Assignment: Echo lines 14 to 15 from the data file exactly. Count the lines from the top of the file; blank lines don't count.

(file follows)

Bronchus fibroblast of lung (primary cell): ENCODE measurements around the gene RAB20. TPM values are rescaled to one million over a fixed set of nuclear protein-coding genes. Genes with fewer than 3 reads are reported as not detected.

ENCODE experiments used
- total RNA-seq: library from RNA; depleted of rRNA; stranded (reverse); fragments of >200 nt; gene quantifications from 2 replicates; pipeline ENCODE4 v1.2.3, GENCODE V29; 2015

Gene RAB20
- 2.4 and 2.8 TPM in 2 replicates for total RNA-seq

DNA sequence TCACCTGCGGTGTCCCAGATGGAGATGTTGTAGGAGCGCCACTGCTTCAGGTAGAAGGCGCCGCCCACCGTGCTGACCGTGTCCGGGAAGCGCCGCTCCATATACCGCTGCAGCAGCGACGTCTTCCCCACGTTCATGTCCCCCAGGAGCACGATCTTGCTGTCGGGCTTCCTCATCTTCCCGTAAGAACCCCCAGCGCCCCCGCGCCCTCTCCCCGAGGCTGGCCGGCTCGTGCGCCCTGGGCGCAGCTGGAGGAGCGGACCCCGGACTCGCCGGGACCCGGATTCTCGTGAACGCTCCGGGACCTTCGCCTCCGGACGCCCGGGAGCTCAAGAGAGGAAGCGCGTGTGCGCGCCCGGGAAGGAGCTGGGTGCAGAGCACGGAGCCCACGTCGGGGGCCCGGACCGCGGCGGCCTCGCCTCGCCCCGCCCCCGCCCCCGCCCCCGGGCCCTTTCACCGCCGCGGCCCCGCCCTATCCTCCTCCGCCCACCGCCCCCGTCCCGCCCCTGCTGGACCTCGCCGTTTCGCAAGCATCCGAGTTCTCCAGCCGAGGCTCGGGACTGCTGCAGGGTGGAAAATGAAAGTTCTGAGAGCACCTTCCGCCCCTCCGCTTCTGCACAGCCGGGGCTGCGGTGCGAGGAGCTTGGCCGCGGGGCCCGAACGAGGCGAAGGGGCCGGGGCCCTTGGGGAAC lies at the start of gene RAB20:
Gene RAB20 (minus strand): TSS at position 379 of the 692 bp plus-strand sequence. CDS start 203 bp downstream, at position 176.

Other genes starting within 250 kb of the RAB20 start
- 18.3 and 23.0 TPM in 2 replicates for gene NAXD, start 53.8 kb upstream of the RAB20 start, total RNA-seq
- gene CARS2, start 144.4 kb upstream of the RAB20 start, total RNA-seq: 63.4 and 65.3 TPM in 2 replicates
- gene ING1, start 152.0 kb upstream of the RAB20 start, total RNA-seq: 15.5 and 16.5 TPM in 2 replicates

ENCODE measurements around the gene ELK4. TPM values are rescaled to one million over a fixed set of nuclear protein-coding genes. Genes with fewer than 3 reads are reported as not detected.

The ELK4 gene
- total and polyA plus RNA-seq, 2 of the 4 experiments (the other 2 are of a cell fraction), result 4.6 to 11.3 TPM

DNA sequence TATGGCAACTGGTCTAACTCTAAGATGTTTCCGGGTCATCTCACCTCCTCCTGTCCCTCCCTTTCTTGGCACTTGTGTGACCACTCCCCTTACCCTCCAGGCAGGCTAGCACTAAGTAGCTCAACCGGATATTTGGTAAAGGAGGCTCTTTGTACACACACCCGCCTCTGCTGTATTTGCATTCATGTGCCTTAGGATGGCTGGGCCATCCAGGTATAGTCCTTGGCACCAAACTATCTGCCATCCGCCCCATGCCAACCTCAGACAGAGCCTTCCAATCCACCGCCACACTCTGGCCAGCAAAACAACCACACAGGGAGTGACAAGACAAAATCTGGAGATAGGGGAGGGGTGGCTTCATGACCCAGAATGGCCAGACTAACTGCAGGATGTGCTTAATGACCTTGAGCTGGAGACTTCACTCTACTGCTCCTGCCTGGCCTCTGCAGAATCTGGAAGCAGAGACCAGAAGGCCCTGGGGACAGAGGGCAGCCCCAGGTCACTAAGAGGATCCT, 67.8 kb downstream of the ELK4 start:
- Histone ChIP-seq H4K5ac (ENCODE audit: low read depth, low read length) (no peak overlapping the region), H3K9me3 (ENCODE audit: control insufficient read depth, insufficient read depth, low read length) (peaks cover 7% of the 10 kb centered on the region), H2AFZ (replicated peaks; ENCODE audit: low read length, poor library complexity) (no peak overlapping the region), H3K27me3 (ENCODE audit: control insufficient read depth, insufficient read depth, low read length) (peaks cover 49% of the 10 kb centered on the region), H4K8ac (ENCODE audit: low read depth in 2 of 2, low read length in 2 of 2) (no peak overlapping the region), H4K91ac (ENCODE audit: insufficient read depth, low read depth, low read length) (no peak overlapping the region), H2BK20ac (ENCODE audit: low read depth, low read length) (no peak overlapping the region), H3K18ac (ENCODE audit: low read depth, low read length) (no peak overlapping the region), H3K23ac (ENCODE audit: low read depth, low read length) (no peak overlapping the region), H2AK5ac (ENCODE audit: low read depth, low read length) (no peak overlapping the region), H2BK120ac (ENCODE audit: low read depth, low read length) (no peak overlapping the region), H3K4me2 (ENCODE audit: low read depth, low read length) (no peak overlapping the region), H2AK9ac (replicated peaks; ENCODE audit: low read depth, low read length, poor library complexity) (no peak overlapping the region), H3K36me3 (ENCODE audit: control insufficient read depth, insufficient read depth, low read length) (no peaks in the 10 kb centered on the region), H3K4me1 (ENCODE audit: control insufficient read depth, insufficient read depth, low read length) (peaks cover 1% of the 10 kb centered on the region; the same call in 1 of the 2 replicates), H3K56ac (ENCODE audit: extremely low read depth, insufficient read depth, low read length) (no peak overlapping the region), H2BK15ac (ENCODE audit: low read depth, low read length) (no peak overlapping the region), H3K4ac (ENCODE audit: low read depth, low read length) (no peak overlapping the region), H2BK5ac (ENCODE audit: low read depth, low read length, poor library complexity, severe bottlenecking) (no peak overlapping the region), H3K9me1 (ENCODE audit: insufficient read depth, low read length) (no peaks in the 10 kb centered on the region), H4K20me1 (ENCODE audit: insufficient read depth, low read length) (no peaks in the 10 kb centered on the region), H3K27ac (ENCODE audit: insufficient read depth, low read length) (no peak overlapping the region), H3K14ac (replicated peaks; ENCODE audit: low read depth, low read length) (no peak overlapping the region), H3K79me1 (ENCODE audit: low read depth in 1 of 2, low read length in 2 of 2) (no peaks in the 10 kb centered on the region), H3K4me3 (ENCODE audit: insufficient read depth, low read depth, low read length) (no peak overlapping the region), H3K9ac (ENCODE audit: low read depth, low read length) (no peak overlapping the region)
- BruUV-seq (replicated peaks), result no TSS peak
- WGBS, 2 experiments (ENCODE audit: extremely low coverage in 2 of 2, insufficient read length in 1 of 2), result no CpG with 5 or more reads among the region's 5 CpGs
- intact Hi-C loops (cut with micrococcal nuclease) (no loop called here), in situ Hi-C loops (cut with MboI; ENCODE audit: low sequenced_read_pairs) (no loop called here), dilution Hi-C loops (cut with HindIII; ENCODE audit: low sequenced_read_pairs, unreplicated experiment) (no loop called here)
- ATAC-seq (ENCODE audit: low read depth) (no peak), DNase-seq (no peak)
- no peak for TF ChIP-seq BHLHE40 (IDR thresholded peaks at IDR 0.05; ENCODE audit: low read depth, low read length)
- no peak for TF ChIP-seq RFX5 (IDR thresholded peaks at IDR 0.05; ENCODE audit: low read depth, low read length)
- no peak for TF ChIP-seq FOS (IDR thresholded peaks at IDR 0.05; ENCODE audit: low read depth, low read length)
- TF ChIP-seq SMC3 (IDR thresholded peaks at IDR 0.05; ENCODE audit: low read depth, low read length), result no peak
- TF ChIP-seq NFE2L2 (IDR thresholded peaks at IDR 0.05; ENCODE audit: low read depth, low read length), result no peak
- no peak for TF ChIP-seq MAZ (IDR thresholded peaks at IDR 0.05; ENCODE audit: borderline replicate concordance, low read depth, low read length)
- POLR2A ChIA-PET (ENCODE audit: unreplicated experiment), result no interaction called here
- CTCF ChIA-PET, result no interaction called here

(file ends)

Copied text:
- total and polyA plus RNA-seq, 2 of the 4 experiments (the other 2 are of a cell fraction), result 4.6 to 11.3 TPM

DNA sequence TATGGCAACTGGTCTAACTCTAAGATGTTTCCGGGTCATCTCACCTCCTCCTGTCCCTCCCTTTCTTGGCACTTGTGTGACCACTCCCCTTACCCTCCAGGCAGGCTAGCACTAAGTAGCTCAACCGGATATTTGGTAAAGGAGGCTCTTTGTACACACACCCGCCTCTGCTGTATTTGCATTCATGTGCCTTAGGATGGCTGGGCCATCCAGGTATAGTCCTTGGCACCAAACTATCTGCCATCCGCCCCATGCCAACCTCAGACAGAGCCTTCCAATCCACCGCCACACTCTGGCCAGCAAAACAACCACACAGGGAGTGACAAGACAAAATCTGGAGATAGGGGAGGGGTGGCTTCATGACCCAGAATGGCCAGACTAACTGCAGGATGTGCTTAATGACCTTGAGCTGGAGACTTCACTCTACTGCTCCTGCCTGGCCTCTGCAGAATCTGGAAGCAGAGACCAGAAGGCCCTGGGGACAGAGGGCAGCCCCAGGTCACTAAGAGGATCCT, 67.8 kb downstream of the ELK4 start: